Ovarian cancer is a type of cancer that begins in the ovaries. The female reproductive system contains two ovaries, one on each side of the uterus. The ovaries — each about the size of an almond — produce eggs (ova) as well as the hormones estrogen and progesterone.
Ovarian cancer often goes undetected until it has spread within the pelvis and abdomen. At this late stage, ovarian cancer is more difficult to treat. Early-stage ovarian cancer, in which the disease is confined to the ovary, is more likely to be treated successfully.
It's not clear what causes ovarian cancer, though doctors have identified factors that can increase the risk of the disease.
In general, cancer begins when a cell develops errors (mutations) in its DNA. The mutations tell the cell to grow and multiply quickly, creating a mass (tumor) of abnormal cells. The abnormal cells continue living when healthy cells would die. They can invade nearby tissues and break off from an initial tumor to spread elsewhere in the body (metastasize).
The type of cell where the cancer begins determines the type of ovarian cancer you have. Ovarian cancer types include:
Early-stage ovarian cancer rarely causes any symptoms. Advanced-stage ovarian cancer may cause few and nonspecific symptoms that are often mistaken for more common benign conditions.
Signs and symptoms of ovarian cancer may include:
Factors that can increase your risk of ovarian cancer include:
Treatment of ovarian cancer usually involves a combination of surgery and chemotherapy.
Operations to remove ovarian cancer include:
Chemotherapy is a drug treatment that uses chemicals to kill fast-growing cells in the body, including cancer cells. Chemotherapy drugs can be injected into a vein or taken by mouth. Sometimes the drugs are injected directly into the abdomen (intraperitoneal chemotherapy).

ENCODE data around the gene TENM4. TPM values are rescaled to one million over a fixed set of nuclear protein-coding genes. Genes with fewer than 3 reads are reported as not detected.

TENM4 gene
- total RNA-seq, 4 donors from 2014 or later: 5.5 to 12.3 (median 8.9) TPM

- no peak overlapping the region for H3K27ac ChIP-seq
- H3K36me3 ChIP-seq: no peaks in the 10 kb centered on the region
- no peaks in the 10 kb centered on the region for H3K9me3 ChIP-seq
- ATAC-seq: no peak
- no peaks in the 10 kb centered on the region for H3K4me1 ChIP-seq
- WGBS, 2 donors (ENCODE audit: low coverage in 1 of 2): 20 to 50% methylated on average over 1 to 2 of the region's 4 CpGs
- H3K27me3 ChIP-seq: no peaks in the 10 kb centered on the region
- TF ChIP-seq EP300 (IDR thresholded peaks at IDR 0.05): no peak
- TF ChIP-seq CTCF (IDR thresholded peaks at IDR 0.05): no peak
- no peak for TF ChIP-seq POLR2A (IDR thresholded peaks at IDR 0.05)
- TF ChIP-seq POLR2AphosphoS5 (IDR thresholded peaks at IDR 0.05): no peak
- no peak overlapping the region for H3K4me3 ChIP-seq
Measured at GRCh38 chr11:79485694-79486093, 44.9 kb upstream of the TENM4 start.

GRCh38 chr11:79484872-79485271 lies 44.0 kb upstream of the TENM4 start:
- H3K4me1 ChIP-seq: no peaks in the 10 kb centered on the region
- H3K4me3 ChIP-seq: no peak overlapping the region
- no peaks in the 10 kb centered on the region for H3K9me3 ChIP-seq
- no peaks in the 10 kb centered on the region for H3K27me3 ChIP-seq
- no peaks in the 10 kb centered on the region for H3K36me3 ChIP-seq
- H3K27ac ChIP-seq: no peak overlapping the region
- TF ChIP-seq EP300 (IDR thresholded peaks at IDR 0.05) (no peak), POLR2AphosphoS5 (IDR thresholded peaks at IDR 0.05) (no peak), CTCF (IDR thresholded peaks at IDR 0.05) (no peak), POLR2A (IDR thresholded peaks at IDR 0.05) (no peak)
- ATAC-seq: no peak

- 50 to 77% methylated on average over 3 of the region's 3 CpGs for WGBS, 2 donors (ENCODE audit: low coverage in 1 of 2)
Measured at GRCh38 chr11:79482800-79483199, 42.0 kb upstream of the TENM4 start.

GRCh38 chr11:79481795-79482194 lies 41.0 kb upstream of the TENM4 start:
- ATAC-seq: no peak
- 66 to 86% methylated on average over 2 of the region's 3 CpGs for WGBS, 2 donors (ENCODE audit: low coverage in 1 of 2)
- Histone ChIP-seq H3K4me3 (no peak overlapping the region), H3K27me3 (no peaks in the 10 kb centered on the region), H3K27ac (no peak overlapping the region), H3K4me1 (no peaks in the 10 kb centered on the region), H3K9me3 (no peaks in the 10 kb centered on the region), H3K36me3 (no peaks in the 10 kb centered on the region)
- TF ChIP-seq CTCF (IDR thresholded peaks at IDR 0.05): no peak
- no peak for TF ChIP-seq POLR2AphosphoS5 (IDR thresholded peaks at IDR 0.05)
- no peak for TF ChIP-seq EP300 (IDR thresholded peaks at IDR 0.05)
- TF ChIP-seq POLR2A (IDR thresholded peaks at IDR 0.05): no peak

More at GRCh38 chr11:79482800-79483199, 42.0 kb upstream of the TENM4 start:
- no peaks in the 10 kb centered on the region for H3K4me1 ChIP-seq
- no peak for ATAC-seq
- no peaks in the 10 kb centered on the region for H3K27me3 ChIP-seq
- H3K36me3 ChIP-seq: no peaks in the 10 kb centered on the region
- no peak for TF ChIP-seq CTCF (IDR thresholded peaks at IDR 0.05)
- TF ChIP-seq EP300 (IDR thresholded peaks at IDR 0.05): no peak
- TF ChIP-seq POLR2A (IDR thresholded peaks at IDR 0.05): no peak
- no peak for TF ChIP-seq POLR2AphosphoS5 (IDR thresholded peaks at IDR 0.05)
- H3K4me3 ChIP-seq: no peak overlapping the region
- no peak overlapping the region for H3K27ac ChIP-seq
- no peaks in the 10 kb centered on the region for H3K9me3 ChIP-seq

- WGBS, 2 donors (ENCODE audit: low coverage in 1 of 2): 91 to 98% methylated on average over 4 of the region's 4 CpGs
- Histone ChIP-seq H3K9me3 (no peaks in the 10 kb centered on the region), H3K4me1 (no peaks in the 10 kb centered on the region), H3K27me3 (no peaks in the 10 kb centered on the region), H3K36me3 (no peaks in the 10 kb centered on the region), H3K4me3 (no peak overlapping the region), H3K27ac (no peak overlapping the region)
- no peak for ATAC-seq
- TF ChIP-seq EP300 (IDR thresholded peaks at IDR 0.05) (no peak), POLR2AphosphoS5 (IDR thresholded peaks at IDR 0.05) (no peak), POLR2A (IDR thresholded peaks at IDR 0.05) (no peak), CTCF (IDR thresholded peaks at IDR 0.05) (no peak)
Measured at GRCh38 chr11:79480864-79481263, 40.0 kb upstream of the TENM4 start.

Chemotherapy is often used after surgery to kill any cancer cells that might remain. It can also be used before surgery.
Targeted therapy uses medications that target the specific vulnerabilities present within your cancer cells. Targeted therapy drugs are usually reserved for treating ovarian cancer that returns after initial treatment or cancer that resists other treatments. Your doctor may test your cancer cells to determine which targeted therapy is most likely to have an effect on your cancer.
Targeted therapy is an active area of cancer research. Many clinical trials are testing new targeted therapies.
Palliative care is specialized medical care that focuses on providing relief from pain and other symptoms of a serious illness. Palliative care specialists work with you, your family and your other doctors to provide an extra layer of support that complements your ongoing care. Palliative care can be used while undergoing other aggressive treatments, such as surgery and chemotherapy.
When palliative care is used along with all of the other appropriate treatments, people with cancer may feel better and live longer.
Palliative care is provided by a team of doctors, nurses and other specially trained professionals. Palliative care teams aim to improve the quality of life for people with cancer and their families. This form of care is offered alongside curative or other treatments you may be receiving.
There's no sure way to prevent ovarian cancer. But there may be ways to reduce your risk: